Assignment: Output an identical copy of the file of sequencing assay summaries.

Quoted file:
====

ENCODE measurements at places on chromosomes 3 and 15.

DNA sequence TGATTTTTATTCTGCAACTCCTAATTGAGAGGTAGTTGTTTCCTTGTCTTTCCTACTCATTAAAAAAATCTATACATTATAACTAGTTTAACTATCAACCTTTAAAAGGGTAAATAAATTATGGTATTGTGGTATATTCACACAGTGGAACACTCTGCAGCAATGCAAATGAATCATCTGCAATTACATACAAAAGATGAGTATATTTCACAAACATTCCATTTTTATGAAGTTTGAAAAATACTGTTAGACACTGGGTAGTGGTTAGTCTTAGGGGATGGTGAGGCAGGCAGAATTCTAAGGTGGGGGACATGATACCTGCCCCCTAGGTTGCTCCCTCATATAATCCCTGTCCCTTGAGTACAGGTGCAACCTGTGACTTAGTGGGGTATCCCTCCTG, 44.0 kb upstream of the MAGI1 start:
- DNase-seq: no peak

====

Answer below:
ENCODE measurements at places on chromosomes 3 and 15.

DNA sequence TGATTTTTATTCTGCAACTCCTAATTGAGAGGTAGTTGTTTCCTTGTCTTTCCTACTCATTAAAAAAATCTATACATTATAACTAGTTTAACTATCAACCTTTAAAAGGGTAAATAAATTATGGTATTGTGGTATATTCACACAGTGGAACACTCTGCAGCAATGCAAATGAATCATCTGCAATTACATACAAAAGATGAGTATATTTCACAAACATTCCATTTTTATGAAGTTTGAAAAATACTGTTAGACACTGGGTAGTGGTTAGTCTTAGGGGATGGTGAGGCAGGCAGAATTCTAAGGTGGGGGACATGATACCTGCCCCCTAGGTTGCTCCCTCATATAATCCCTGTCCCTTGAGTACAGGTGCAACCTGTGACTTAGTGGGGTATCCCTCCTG, 44.0 kb upstream of the MAGI1 start:
- DNase-seq: no peak